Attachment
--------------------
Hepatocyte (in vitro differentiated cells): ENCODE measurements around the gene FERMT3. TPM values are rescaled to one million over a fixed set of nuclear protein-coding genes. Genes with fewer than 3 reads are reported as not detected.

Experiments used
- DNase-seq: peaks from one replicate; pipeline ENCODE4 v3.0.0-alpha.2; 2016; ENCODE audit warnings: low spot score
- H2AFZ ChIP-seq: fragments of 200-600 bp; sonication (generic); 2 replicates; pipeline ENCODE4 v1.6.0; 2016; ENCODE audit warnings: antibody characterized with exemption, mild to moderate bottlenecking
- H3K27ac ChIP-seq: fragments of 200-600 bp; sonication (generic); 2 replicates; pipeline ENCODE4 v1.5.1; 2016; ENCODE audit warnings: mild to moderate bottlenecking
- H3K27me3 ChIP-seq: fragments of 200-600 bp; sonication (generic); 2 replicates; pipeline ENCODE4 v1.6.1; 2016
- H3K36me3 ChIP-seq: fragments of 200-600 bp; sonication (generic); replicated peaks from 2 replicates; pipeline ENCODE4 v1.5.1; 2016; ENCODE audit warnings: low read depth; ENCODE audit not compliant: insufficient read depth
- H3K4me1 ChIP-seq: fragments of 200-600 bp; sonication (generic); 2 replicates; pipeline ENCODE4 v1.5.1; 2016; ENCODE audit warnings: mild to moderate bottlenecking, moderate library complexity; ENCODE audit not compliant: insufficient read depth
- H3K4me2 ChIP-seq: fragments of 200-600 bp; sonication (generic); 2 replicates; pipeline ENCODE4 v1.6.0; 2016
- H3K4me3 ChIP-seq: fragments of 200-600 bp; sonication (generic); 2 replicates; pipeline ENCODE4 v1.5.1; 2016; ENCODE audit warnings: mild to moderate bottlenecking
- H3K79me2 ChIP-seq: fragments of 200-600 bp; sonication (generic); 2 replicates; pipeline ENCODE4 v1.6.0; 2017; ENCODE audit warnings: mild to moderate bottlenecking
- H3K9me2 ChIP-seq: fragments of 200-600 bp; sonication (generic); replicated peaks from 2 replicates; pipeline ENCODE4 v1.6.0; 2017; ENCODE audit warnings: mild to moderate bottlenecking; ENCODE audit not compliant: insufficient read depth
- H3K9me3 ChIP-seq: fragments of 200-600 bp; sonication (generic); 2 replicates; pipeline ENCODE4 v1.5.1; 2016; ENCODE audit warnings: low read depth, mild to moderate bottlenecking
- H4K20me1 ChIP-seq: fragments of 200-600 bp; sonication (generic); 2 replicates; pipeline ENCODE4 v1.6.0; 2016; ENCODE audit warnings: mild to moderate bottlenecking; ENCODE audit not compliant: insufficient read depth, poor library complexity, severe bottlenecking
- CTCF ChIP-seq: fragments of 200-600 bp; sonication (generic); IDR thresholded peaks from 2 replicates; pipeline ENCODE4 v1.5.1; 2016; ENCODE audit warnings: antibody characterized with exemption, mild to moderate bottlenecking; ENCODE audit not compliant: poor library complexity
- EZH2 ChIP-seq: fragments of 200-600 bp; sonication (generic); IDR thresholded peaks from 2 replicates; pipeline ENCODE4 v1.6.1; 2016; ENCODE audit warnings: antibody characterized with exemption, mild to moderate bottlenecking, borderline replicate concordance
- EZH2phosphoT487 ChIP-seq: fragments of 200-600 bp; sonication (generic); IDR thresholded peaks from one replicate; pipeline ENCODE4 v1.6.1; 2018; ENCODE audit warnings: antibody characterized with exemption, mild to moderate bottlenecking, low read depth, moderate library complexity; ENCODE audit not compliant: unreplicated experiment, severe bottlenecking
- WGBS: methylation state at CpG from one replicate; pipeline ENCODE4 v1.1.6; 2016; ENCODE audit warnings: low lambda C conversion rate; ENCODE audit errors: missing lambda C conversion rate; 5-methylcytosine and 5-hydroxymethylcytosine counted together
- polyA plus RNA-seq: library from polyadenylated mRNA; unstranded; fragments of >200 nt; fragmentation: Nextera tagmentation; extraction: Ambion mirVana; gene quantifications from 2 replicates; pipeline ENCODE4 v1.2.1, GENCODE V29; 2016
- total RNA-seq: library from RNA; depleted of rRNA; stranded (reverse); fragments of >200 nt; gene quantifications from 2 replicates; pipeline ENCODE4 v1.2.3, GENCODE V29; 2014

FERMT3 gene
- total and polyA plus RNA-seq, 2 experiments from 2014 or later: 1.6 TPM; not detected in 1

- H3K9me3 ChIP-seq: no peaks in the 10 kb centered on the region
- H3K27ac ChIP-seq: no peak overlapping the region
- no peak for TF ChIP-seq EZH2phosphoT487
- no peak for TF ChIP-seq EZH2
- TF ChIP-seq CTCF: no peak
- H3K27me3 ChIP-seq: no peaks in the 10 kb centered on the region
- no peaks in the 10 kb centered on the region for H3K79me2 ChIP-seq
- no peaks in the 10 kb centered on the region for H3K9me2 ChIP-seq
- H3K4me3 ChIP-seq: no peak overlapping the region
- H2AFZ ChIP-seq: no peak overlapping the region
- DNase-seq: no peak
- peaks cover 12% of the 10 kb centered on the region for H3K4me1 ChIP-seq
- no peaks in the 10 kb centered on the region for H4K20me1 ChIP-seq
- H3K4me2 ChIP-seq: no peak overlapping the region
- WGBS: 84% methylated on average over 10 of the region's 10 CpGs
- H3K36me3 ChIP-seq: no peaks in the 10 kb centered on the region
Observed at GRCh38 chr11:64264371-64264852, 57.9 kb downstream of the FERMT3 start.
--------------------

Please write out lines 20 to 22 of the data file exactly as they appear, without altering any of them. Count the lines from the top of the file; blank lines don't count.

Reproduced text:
- total RNA-seq: library from RNA; depleted of rRNA; stranded (reverse); fragments of >200 nt; gene quantifications from 2 replicates; pipeline ENCODE4 v1.2.3, GENCODE V29; 2014

FERMT3 gene
- total and polyA plus RNA-seq, 2 experiments from 2014 or later: 1.6 TPM; not detected in 1